Robert de Foy
| Robert de Foy |
|Born||23 March 1893|
|Died||15 August 1960 (Age 67)|
Robert de Foy was a Belgian magistrate, and head of the Belgian State Security Service until the German invasion in WW2. While he continued in his job under as the country was under occupation by Nazi Germany, the Belgian government in exile (in London appointed Fernand Lepage in his place. However, in 1947, he was reappointed as Belgian State Security Service/Administrator where he assisted with organising "stay behind" network which was later to become known as Operation Gladio.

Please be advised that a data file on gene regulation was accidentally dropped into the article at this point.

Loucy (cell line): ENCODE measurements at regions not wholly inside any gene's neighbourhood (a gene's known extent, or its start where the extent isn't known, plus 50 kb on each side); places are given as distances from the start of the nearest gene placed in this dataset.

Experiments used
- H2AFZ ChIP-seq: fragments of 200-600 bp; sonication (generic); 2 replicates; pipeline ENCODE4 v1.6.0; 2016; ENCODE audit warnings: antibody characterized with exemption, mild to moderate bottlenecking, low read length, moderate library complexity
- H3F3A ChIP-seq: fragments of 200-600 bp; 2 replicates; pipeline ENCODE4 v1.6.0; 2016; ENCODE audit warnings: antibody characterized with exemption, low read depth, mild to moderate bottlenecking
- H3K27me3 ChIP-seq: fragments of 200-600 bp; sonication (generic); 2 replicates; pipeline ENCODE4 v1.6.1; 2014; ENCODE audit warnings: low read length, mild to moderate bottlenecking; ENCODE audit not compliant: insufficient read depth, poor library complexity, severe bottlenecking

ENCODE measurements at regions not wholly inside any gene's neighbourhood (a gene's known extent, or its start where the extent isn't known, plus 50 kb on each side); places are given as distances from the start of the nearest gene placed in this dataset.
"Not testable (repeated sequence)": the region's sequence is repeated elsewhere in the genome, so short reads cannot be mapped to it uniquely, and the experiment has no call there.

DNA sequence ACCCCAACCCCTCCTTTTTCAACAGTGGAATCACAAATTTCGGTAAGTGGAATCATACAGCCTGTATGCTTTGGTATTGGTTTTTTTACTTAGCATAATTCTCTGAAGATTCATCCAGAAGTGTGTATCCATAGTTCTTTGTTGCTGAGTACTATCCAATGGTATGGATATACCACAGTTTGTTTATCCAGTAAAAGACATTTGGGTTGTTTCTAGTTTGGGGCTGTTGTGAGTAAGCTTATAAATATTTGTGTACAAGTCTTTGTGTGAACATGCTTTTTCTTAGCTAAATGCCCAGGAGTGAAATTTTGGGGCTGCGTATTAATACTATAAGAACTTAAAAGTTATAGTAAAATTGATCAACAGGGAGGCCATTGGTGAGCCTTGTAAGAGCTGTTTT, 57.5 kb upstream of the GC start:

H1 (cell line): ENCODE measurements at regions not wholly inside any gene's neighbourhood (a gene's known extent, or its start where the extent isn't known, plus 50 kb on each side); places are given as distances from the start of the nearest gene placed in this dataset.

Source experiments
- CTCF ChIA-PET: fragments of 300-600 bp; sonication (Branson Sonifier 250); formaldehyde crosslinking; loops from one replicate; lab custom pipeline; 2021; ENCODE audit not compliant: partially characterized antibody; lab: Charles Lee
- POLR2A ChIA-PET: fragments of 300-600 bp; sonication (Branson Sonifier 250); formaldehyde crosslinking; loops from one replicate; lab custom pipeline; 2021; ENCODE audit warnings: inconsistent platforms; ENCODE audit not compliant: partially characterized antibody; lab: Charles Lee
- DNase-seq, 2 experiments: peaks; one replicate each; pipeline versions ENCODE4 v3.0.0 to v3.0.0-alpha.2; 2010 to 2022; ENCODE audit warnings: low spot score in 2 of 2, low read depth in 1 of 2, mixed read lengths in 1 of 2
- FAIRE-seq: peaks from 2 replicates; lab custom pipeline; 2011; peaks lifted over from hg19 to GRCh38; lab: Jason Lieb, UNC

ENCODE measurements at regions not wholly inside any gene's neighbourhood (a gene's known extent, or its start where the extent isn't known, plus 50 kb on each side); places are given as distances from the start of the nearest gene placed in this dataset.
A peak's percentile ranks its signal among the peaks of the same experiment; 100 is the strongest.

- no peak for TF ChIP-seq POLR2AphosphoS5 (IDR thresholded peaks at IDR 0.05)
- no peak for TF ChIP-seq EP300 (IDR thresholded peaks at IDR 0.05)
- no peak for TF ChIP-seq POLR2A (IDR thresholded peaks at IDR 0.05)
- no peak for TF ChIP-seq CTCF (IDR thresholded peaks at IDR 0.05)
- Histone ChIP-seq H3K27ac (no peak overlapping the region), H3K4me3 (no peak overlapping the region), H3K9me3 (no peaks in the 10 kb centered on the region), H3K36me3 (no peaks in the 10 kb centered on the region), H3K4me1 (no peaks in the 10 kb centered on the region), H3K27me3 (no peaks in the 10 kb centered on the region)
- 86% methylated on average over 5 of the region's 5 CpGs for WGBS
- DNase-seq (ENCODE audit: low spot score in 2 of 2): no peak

World War II
Upon the return in July 1940 of the deported Flemish Nationalists, de Foy and civil servants branded as responsible were arrested. He was transported to Germany, initially held in a hotel in Münster and then transferred to Berlin. Questioned and held for a few weeks, he was released and returned to Belgium. Police Chief Reinhard Heydrich communicated directly to General Eggert Reeder that de Foy was to remain untouched and resume his activities.
De Foy was vice president of the Carnegie Hero Fund.